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Great Southern Seascapes

The southern coastlines of temperate Australia are home to some of the most diverse collections of underwater seascapes in the world. From giant kelp forests, to vast seagrass meadows, high-latitude mangroves, cool-water corals and kaleidoscopic sponge gardens, 85 percent of the estimated 12,000 marine species here are found nowhere else on Earth.

These seascapes provide over 19 million Australians (80 percent of the total population) and five-out-of-eight capital cities with fresh seafood, abundant recreational opportunities and critical waste treatment and removal. Paradoxically, however, southern seascapes are also known as the “forgotten coastlines.” Until now, relatively little attention has been paid to protecting or restoring coastal habitats and the essential human services they provide.

Australia’s oceans are expected to contribute $100 billion per annum to our economy by 2025, yet there is increasing uncertainty in how our oceans will cope with growing exploitation and climate change. Thus, our planning, conservation and investment decisions need to factor in the health and resilience of Australia’s oceans.

Dr. Peter Macreadie

Deakin University

Projects and Places

Port Phillip Bay

Port Phillip Bay Saltmarsh (credit Donna Squire/Deakin University)

Port Phillip Bay and Western Port lie on the doorstep of Melbourne, Australia’s second largest and fastest growing city with a population of 4.4 million people. Within these bays lies an intermingling network of saltmarsh, mangroves and seagrass habitats. Importantly, these marine habitats are the only habitats on earth that can store atmospheric carbon dioxide for millennia.

It is estimated that Melbourne’s marine habitats store the equivalent of 5% of the city’s annual carbon emissions and enhance our coastal fisheries, at the rate of 1 kg of fish per year, just those two benefits are worth up to $110m annually. These, and other findings were part of a case study on ecosystem services written for the Commissioner for Environmental Sustainability Victoria   and its 2016 State of the Bays Report.  This included preliminary maps developed for coastal blue carbon and fish productivity for Victoria.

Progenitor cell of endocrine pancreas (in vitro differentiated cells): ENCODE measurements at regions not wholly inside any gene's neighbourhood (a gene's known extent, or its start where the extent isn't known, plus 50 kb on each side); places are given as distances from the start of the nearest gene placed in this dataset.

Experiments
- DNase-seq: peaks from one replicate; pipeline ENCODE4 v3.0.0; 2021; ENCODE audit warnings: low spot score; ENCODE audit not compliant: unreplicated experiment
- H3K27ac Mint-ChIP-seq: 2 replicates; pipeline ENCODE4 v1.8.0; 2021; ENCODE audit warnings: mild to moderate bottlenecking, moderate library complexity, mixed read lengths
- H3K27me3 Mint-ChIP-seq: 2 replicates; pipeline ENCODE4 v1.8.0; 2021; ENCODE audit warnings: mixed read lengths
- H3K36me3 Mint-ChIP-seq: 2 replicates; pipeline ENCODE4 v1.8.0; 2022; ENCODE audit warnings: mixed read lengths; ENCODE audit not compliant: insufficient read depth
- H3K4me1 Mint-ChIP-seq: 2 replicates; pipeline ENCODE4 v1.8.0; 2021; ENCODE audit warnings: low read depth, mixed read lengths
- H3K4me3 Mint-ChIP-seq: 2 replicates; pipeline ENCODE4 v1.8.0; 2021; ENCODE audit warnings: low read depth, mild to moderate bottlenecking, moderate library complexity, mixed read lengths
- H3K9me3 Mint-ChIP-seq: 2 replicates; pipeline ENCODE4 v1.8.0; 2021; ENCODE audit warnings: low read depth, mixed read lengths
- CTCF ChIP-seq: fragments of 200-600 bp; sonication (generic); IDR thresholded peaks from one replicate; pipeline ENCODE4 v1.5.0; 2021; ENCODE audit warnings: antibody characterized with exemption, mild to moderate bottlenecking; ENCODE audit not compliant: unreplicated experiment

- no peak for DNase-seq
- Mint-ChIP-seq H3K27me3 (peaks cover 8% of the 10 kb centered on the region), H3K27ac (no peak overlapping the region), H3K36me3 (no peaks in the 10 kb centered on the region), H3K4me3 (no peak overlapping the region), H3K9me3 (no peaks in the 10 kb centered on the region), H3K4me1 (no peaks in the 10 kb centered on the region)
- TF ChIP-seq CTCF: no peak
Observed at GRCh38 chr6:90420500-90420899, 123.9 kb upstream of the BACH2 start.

The Mapping Ocean Wealth project in Australia is a partnership between The Nature Conservancy, Deakin University, Department of Land Water and Planning, Victoria, Victorian Fisheries Authority, Parks Victoria, NSW Department of Primary Industries – Fisheries, and NSW Office of Environment and Heritage with support from The Thomas Foundation, HSBC Australia, Ian Potter Foundation and Australian Research Council.

Richmond River Estuary

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Our Approach

The generalized Mapping Ocean Wealth method can be summarized as “Review–Model–Map”. By reviewing and analyzing existing information about ecosystems and ecological processes (Review), we can use that information to construct new mathematical models, “production functions”, to better understand the social and economic benefits provided by coastal ecosystems (Model).  OzMOW has broadly followed this approach, however data isn’t always available to review, so a new, very conventional step has been added “Review–Collect–Model–Map”. To this end the MOW Oz team have been out amongst Australia’s mangroves, seagrass and saltmarsh collecting new data. The data collecting step has enabled us to use a number of novel and exciting technologies, but also some well established tools of the trade.

Drones


Scientific use of unmanned aerial vehicles or drones is growing.

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Mobile Phones & Satellites


Mobile phone and GPS data has recently been used to monitor human population changes almost in real time (REFS).

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Soil Cores & Measuring Tape


The OzMOW team are collecting sediment core samples and taking vegetation measurements from saltmarsh, mangroves, and seagrasses across southeastern Australia.

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Project Team & Partners

Dr. Paul Carnell

Bio

Dr. Peter Macreadie

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Simon Reeves

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Photo Credits